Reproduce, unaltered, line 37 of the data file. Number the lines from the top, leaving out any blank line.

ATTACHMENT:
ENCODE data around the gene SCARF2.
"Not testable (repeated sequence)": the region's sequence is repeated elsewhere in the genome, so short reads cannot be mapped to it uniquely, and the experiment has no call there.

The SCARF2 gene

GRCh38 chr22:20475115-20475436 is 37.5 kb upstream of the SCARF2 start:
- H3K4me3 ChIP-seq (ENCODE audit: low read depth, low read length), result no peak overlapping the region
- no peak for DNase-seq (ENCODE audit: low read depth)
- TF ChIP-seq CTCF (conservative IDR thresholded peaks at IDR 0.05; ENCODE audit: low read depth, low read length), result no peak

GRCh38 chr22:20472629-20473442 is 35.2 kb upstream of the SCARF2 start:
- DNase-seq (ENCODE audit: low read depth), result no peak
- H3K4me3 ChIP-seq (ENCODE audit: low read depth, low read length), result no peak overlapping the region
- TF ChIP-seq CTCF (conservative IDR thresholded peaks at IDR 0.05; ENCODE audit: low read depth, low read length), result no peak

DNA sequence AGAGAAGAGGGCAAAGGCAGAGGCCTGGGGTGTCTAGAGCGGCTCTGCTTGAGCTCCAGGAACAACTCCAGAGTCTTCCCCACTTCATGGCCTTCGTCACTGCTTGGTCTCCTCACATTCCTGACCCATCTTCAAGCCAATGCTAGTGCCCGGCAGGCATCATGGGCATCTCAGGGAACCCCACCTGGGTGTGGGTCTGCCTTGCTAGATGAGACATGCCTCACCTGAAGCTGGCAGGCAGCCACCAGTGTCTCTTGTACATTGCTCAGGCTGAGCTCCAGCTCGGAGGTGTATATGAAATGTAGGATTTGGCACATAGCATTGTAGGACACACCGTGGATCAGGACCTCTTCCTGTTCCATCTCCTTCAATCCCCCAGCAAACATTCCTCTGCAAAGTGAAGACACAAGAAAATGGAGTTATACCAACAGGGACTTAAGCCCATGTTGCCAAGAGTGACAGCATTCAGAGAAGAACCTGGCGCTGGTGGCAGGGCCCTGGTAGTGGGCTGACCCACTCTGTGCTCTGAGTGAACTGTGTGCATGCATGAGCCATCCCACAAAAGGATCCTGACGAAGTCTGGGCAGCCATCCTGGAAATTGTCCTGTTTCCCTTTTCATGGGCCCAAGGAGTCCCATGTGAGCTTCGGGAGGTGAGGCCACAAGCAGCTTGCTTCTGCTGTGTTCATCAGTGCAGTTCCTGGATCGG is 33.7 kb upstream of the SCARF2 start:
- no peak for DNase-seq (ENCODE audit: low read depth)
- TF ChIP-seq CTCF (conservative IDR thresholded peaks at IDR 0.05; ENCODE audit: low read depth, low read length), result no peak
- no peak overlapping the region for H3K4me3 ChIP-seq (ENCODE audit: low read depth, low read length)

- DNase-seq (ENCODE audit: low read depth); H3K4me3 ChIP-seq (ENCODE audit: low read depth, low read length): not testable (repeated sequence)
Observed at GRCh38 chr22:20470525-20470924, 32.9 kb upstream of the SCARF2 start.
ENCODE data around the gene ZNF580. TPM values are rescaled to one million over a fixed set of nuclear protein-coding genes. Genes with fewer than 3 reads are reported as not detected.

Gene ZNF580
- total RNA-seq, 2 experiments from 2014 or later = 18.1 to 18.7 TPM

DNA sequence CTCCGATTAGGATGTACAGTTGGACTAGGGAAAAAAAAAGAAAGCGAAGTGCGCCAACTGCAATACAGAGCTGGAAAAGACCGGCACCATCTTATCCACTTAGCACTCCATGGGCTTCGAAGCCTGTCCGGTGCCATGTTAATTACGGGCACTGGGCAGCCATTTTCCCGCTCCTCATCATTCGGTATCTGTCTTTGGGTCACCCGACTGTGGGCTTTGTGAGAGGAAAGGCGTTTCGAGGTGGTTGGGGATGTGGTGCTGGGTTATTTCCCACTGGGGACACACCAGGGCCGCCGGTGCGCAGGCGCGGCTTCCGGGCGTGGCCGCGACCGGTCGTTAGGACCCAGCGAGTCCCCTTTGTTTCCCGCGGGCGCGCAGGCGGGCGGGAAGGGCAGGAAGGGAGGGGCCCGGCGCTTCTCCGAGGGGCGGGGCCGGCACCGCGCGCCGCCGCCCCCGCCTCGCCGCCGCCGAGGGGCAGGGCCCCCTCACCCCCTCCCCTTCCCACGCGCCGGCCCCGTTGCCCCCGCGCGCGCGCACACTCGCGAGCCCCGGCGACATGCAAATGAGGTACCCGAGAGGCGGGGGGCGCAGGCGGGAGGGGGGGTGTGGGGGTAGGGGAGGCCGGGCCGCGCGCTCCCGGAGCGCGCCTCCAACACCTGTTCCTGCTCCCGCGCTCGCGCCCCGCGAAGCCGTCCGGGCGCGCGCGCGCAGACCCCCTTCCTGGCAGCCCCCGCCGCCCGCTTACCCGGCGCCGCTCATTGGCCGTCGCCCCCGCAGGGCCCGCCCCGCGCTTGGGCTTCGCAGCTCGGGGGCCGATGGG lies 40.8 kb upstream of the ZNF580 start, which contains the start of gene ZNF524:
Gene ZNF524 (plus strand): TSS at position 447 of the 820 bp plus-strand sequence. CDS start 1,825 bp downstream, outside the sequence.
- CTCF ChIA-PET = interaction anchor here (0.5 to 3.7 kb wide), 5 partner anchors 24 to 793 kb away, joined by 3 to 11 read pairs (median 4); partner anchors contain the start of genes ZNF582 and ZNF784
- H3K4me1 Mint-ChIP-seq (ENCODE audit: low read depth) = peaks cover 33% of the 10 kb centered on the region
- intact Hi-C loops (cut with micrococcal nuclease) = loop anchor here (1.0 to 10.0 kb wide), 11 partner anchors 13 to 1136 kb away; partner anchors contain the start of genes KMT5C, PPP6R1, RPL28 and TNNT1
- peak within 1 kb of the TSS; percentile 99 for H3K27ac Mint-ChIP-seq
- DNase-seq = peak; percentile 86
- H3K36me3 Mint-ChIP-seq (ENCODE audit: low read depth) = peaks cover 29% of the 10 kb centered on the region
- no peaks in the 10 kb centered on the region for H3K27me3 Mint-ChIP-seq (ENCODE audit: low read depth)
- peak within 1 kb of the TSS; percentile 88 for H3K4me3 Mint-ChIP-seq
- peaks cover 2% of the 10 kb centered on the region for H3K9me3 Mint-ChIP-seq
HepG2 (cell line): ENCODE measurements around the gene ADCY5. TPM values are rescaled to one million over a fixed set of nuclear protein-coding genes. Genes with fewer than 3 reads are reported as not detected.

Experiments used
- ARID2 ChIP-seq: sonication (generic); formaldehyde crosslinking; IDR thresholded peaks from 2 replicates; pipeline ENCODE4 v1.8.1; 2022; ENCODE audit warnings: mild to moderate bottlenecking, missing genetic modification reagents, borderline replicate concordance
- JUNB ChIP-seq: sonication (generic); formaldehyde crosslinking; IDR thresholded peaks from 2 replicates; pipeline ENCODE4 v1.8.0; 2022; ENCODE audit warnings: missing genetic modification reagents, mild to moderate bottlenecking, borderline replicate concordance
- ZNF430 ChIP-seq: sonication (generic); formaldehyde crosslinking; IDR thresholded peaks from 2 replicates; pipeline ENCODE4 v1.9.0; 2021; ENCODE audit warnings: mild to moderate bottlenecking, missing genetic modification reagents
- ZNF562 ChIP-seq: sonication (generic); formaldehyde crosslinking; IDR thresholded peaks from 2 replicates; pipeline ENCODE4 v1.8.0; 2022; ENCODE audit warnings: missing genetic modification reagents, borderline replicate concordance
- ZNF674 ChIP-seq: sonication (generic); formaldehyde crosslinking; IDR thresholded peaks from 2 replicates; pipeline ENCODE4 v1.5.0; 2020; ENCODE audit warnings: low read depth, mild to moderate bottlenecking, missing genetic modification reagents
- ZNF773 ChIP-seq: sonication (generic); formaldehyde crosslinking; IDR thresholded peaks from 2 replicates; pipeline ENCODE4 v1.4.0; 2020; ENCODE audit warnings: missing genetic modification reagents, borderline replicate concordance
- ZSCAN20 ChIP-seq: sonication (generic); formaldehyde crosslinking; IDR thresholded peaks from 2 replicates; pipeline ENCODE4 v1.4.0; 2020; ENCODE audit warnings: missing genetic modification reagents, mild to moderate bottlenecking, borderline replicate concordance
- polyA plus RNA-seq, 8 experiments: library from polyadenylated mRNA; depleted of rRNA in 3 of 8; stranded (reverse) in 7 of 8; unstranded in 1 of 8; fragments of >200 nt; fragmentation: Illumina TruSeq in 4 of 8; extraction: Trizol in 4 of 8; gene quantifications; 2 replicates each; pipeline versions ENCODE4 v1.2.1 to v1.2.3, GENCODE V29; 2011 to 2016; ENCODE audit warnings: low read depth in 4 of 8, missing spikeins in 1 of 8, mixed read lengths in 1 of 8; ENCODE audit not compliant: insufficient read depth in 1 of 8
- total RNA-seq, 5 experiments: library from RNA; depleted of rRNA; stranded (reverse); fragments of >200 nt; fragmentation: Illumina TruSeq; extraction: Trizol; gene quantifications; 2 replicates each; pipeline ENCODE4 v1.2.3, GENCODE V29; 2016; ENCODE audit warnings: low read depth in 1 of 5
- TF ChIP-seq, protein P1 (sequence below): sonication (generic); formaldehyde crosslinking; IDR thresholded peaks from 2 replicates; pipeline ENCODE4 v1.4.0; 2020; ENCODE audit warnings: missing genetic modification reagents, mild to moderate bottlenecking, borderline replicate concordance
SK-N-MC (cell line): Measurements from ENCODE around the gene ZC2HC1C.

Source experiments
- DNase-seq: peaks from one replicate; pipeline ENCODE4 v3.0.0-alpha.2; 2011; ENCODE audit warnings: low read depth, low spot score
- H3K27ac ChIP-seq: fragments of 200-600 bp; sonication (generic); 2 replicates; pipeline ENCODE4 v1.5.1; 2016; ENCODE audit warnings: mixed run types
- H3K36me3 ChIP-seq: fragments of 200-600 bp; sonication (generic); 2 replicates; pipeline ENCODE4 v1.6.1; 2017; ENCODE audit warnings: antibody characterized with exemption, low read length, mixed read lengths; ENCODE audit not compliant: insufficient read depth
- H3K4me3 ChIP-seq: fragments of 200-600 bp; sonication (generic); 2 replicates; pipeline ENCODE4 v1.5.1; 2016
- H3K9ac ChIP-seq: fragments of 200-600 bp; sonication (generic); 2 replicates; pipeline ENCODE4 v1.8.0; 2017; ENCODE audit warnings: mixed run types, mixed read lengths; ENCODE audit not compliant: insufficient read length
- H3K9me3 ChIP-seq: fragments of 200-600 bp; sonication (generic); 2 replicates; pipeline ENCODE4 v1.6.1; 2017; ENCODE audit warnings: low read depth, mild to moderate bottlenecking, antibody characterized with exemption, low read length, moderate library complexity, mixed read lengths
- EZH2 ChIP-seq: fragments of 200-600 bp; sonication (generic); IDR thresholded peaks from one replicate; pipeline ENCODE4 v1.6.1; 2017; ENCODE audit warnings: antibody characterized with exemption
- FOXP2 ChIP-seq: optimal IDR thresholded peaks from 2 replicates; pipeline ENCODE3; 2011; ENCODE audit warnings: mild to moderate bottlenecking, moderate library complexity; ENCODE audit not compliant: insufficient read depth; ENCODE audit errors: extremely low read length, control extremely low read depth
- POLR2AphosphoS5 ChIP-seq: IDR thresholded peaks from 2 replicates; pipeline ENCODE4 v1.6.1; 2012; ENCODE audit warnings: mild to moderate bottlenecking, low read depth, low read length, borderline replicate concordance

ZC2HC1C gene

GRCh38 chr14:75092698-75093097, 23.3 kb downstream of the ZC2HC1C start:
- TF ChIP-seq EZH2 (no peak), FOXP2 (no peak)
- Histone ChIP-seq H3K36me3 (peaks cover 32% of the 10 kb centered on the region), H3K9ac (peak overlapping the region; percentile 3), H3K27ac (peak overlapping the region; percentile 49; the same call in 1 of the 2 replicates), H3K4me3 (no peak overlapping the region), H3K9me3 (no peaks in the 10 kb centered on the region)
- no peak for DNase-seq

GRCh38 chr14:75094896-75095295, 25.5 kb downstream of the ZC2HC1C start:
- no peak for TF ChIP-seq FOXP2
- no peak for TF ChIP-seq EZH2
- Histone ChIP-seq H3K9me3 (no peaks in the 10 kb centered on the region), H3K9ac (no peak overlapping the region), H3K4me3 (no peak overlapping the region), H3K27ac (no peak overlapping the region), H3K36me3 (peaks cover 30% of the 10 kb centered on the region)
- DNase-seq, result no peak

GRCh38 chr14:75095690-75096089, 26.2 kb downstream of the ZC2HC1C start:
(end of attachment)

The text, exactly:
- ZNF562 ChIP-seq: sonication (generic); formaldehyde crosslinking; IDR thresholded peaks from 2 replicates; pipeline ENCODE4 v1.8.0; 2022; ENCODE audit warnings: missing genetic modification reagents, borderline replicate concordance